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Extreme heat covered the USA and Canada: dozens of people died

After reaching a minimum of 90 degrees Celsius (32 degrees Celsius), temperatures are predicted to remain at or even higher in major cities in the Northwest United States. The region is experiencing a heatwave, according to AccuWeather. High humidity and light wind aggravate the heat. Writes about it USA Today.

Photo: Shutterstock

In Willamette Valley, south of Portland, Oregon, a farmer died on Saturday, June 26, at his workplace when temperatures reached 104 degrees (40 C) that day.

Officials have yet to release details of exactly how he died.

A review of Oregon's and OSHA's federal workplace accident databases shows that this was the first reported heatwave death of a farm worker in Oregon in at least two decades. According to databases, at least two construction and logging workers have died from heat-related illness in Oregon over the past 19 years.

The heat wave caused at least four deaths in Bremerton, Washington, on Monday June 28, when a record heat wave peaked at 110 degrees (43,3 Celsius), officials said.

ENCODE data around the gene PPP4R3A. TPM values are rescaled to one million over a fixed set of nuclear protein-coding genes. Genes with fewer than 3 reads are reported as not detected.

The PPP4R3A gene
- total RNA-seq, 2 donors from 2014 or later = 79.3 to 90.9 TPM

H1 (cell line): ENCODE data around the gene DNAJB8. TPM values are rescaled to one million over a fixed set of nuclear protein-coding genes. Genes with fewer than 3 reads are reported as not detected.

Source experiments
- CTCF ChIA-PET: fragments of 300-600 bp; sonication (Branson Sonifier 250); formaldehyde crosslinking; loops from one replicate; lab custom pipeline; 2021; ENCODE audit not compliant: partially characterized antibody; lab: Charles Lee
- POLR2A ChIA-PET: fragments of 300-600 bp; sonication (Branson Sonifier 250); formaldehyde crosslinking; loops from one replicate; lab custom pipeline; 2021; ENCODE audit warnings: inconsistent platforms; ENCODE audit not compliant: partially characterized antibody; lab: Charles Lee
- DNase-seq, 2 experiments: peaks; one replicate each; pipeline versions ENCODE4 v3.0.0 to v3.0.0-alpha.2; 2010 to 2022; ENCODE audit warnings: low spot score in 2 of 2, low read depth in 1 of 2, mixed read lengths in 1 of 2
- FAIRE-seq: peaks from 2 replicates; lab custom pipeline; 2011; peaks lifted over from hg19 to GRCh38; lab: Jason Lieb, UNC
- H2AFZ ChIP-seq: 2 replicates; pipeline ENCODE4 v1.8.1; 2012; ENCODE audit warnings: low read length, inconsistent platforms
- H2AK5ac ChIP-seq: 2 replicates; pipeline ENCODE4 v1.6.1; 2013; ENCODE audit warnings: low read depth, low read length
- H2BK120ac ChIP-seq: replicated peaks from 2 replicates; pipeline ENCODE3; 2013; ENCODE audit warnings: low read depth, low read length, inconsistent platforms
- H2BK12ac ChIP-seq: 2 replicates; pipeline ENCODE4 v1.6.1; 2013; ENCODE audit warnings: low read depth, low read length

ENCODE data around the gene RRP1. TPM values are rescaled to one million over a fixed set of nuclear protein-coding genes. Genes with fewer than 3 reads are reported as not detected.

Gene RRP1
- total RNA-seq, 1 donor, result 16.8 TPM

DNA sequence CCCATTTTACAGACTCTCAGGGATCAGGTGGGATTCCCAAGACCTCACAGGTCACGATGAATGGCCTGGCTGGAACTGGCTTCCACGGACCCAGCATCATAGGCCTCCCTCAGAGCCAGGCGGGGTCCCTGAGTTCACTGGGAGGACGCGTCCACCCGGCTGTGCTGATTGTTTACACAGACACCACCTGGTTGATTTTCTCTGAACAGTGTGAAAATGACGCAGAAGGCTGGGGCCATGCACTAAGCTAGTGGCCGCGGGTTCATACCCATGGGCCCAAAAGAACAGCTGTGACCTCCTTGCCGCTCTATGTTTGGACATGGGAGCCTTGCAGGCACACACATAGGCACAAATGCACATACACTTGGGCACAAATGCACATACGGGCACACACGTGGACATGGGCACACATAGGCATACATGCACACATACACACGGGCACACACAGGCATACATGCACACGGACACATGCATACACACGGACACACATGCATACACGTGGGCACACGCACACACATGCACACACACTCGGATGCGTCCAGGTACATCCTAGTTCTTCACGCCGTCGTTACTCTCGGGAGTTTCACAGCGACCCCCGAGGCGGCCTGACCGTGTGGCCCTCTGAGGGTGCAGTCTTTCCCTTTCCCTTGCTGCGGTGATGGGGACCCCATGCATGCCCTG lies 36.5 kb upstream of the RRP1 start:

“We've never seen anything like it,” said Vince Hlavati, a physician based in Bremerton. "I hate to use the word 'unprecedented', but that's exactly it."

In Benda, Oregon, authorities said the deaths of two homeless people in the extreme heat could be due to the weather.

Heat in Canada

And in Vancouver, Canada, where many homes do not have air conditioning, police have reported 25 cases of sudden death related to fever since Friday, June 134.

Temperatures in the Vancouver area reached just below 90 degrees (32 Celsius) on June 28, but humidity exacerbated the heat, in areas that were not near water it felt like 104 degrees (40 Celsius) outside.

On the subject: Dangerous to health: 8 things not recommended to do in the heat

“Vancouver has never experienced this heat, and unfortunately, dozens of people are dying because of it,” said Sgt. Steve Addison. "But we're still doing everything we can to keep people safe."

Environment Canada reported that temperatures broke 28 heat records in British Columbia, Alberta, Yukon and the Northwest Territories on June 103. These records include the 49,5 Celsius temperature set in Lytton on June 29. DW.